What does the future hold for shopping centres?

11 May, 2018
by: Cripps Pemberton Greenish

Shopping centres are entering a new chapter, partly as a result of change in the consumer experience.  In the UK, approximately 20% of all transactions are now conducted online, and when taking the end-to-end customer journey into account, the online channel influences 90% or more of purchases across many categories.  With these figures in mind, we explore what this means for the future of shopping centres who are innovating to enhance the customer experience by incorporating value-added elements, utilising technology and modifying centre layout.

Experience and convenience

Convenience is a key driver of change for shopping centres.  Amazon Go, which was recently launched, operates with payment for items simply collected by smart phones.  This is part of a growing trend with consumers; they want to pick up their purchase and go.  The centre:MK in Milton Keynes have recently opened a new guest services area which includes a desk to collect click and collect orders, a changing room so that you can try them on without leaving the centre, and then a returns facility to send back the bits you decide against.

Shopping centres are also incorporating experience as value-added elements.  Centres we work with have used various innovative marketing ideas to generate footfall and dwell time; centre:MK hold regular events at the centre to attract visitors, from ice skating and Christmas grottos to German Markets and Craft fairs, and Cwmbran in South Wales have used a pop-up beach and Christmas light switch-ons in conjunction with the local pantomime characters.

Bluewater is also exploring how they can increase dwell time by including experiences in their centre to attract a broader range of visitors, by introducing a trampoline park, adventure park and cinema.  Other centres have experimented with expanding their dining offerings to increase the use of the centre outside the core shopping hours.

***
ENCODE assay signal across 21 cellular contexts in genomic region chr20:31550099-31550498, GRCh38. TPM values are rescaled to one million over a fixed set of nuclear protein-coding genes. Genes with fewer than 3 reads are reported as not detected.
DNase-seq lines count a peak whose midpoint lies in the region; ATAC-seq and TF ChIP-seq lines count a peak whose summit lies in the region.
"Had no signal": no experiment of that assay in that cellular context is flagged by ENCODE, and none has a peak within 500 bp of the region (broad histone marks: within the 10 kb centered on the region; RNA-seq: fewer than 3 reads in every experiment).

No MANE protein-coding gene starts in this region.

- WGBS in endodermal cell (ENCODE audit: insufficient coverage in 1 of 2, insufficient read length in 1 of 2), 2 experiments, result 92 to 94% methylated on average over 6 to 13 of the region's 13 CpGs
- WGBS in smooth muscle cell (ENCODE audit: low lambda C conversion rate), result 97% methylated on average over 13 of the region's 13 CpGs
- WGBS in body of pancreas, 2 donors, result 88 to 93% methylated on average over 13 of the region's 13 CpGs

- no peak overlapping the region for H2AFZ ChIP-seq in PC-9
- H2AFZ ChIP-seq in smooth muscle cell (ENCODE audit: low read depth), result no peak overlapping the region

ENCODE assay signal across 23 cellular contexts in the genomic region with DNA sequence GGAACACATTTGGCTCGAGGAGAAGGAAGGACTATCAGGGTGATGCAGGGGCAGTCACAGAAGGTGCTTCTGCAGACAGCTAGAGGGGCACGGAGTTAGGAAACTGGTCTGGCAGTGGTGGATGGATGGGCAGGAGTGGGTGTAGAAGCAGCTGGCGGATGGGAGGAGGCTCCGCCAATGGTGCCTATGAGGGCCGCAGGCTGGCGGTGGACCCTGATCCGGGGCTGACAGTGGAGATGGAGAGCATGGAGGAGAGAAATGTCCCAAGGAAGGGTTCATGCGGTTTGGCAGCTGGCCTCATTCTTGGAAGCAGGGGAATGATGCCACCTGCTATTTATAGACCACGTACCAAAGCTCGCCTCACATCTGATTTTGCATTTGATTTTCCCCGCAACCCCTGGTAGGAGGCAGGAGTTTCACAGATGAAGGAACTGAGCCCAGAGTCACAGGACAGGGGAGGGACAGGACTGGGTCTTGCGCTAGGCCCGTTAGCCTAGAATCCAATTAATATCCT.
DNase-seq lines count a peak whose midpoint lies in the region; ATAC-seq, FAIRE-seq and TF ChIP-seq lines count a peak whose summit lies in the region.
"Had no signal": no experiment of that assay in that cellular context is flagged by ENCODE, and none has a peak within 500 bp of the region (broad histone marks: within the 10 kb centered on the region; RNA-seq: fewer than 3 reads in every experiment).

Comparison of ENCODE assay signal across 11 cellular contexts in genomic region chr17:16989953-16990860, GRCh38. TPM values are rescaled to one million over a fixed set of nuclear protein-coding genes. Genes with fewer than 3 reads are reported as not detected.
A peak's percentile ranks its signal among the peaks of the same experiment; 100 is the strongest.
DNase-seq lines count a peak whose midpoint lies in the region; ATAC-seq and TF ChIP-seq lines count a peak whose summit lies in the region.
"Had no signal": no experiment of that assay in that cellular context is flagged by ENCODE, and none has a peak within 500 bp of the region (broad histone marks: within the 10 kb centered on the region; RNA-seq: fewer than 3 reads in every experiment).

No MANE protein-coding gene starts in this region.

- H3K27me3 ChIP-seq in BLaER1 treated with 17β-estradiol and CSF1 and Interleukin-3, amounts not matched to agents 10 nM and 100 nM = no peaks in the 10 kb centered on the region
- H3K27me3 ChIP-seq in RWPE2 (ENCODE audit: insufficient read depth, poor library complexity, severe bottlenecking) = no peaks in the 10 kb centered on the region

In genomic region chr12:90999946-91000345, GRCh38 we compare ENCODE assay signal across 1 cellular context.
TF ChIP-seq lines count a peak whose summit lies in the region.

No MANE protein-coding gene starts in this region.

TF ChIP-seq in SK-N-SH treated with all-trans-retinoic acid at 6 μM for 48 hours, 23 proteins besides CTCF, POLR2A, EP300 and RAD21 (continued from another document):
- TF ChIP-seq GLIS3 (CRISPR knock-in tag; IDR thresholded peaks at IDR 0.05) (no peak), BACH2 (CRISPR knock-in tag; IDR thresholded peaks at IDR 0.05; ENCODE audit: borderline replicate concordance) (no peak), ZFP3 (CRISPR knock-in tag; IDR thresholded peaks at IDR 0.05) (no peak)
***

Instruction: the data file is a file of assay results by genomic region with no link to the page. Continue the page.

Centres are also exploring how to use unused space for uses other than retail.  One example is to convert these spaces into gyms, for example The Gym Group, who have opened up in part of a former BHS in Walthamstow, North London.

Technology and multichannel

Retail Think Tank members predict the future of the store could be more akin to a show room, perhaps even leveraging the latest technologies, whether that be virtual reality, augmented reality, smart mirrors or even digital screens.

Westfield’s latest initiative is a great example of a centre leveraging the latest technology.  Its Westfield App product-search feature allows consumers to search for specific items, view product information and pricing, find out which tenants at their preferred Westfield centre carry the items and “click to call” the stores.

Location, Re-location and Layouts

Equipment has been introduced by shopping centres in the UK, for example, Lakeside in Essex and Manchester’s Trafford Centre, to track the movement of customers.  Big brother does indeed seem to be watching!  Although landlords insist the data is anonymous.

DOOH!  No, this isn’t a reference to Homer Simpson, it is an acronym for Digital Out of Home.  This advertising reaches consumers while they are outside their homes.  The American branch of Westfield shopping centres has recently rolled out over 200 digital out-of-home ad “pods” in shopping malls across the country.

The future of shopping centres may not even lie in individual innovations within centres which focus on Proptech.  Instead, the future may focus on enhancing a network of centres to share data and information.  Check out Westfield’s 300M PropTech Spinoff for more information.

Shopping centres are coming up with more innovative ways to compete or complement the online market.  We wait to see what they have in store for us next … no pun intended!